God Is Not Bound
Almighty God, all Your works praise You in all places of Your dominion and I gladly join that chorus.
Read 1 Samuel 4:1-22
Scripture taken from the THE HOLY BIBLE, NEW INTERNATIONAL VERSION, NIV Copyright © 1973, 1978, 1984, 2011 by Biblica, Inc.® Used by permission. All rights reserved worldwide.
Although we may try, we cannot control and manipulate God. God is God and we are his created beings. “Now to the King eternal, immortal, invisible, the only God, be honor and glory forever and ever” (1 Tim. 1:17).
The Ark’s capture and the aftermath (4:1–7:1) read like an interlude; Samuel is absent until 7:3. The block links, however, with what precedes it in its fulfillment of prophecy (1 Sam. 2:31,34; 3:11-14) and prepares for what follows by portraying the folly of human attempts to command God’s power, thereby affirming his supreme rule.
After the initial rout, Israelite elders seek to force God to be with them (2,3). The Ark held the covenant documents, and its cherubim symbolized God’s reign (4). During the journey into Canaan the Ark had always gone ahead, including in battle, and on one occasion the Israelites were defeated because they did not take the Ark with them (Num. 10:33-36; 14:44,45; Josh. 6:2-14). The elders had tradition to support their action! However, as so often happens, they held onto the part of their faith that suited them. They acknowledged God as king who gives victory, but neglected their responsibility to live obediently in the covenantal relationship (Jer. 7:1-15; Luke 6:46). They tied God to something he gave as a powerful symbol. How subtly sacred objects and actions, even correct theology, can be used as a means of seeking blessing.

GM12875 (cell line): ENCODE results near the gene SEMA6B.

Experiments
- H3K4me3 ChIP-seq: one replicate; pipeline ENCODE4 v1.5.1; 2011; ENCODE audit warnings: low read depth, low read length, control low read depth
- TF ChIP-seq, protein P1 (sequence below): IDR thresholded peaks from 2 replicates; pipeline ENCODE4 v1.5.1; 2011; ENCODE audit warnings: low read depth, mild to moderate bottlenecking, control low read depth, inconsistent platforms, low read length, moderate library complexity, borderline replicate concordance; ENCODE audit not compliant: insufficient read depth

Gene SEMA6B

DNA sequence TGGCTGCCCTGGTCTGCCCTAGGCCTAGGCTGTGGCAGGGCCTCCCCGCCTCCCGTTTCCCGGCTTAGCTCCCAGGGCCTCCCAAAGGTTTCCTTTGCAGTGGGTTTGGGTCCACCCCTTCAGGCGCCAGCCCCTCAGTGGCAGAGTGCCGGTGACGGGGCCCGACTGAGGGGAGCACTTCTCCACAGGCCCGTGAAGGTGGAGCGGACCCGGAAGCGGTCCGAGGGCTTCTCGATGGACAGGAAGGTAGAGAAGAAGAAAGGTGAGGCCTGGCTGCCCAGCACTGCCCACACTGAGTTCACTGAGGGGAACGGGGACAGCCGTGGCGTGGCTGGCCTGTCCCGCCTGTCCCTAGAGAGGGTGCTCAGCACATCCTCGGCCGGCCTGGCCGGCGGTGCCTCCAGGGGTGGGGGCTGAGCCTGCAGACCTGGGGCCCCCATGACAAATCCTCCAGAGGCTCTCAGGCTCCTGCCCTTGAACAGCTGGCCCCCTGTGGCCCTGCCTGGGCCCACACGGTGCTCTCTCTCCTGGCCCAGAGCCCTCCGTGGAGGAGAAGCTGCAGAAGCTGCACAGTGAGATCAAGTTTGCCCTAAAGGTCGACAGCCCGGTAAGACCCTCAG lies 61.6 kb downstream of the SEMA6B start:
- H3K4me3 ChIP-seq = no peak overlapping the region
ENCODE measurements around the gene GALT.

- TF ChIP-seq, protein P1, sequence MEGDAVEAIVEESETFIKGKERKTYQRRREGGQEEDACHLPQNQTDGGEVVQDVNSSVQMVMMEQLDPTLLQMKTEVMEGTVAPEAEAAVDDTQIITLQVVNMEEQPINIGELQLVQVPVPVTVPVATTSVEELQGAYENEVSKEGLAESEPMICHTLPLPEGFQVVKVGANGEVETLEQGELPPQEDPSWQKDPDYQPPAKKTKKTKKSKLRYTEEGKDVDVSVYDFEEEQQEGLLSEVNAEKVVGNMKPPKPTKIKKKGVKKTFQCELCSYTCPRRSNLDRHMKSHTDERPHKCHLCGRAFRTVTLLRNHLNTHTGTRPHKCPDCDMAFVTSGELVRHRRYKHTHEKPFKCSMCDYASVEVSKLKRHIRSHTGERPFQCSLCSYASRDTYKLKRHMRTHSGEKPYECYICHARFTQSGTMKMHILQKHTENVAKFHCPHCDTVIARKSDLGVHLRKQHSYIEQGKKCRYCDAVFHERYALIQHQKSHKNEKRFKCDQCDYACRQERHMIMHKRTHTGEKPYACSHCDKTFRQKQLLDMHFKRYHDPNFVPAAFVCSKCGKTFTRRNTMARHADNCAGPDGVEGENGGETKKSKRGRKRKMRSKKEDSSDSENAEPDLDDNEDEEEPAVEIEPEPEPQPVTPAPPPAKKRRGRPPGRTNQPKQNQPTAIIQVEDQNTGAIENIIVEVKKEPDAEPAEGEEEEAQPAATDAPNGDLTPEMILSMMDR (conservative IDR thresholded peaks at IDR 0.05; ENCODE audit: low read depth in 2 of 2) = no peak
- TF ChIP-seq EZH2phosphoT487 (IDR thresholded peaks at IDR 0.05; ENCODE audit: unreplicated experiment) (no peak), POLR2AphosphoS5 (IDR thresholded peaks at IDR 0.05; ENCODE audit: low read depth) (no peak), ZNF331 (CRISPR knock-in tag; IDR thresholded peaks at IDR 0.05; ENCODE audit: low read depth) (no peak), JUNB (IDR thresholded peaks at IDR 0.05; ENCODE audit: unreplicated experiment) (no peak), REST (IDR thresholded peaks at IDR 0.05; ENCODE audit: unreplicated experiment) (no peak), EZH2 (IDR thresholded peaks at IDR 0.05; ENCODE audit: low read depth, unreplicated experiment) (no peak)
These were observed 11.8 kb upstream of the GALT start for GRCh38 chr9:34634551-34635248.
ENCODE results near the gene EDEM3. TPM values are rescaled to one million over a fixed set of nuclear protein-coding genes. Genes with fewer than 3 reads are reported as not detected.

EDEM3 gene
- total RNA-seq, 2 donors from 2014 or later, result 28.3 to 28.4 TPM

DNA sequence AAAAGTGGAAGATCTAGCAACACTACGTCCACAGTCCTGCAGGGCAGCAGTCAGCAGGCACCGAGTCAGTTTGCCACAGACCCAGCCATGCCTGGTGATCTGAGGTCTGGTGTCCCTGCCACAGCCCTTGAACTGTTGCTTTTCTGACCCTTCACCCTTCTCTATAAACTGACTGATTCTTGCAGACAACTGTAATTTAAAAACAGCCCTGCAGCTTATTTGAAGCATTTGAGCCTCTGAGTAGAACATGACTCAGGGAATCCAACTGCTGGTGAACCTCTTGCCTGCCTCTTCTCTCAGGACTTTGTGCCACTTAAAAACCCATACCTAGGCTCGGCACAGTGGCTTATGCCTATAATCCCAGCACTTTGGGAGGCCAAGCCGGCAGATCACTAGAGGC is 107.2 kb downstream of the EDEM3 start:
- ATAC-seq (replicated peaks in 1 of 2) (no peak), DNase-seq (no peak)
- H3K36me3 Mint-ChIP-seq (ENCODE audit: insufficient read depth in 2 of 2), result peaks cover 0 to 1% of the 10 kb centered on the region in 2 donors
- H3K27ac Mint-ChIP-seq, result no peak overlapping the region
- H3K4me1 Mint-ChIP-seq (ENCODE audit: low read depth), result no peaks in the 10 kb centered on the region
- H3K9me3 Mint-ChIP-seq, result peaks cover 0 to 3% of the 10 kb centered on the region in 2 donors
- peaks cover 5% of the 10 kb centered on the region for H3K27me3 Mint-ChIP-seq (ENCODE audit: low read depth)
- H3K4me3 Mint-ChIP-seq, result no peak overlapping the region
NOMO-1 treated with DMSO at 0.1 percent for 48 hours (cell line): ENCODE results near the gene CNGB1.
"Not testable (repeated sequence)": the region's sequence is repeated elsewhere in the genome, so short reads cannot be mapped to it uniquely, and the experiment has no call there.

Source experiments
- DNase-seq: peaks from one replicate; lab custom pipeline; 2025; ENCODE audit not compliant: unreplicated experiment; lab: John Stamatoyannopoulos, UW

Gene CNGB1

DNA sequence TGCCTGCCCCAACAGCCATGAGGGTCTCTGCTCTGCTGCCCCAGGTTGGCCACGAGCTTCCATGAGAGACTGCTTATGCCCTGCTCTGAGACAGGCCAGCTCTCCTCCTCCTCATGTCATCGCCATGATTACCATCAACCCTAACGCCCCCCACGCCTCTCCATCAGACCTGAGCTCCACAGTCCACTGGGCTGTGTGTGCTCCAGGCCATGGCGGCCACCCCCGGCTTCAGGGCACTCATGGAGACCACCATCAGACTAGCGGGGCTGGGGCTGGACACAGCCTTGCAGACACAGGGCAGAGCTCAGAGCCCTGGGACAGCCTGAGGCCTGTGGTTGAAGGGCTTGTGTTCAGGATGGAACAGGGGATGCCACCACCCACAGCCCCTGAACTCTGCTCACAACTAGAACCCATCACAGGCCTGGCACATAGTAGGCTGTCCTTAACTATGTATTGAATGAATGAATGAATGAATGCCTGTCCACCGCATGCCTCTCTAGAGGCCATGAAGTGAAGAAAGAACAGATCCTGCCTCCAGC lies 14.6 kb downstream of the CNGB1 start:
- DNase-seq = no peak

The Philistines, too, saw the Ark as being a divine presence and knew God’s past victories (6-8). Yet “the ark was captured” (11) and Eli’s sons were killed. Eli dies on news of the Ark’s capture (17,18), and his daughter-in-law names her child, “No Glory.” Her words are repeated, “The Glory has departed from Israel” (21,22). Israelites and Philistines agree: Yahweh, the God of Israel, has been defeated. Ironically, the deaths show that God is still in Israel and in control, fulfilling prophecy: chs. 5 and 6 will show his power to both Philistines and Israelites. In their despair, God is still at work.
Can you think of ways in which you may have tied your expectations of blessing to performing right religious practices?
Lord, You’ve made me in Your image and sometimes I try to return the favor by making You in my image. Forgive me as I acknowledge You as my Lord and God.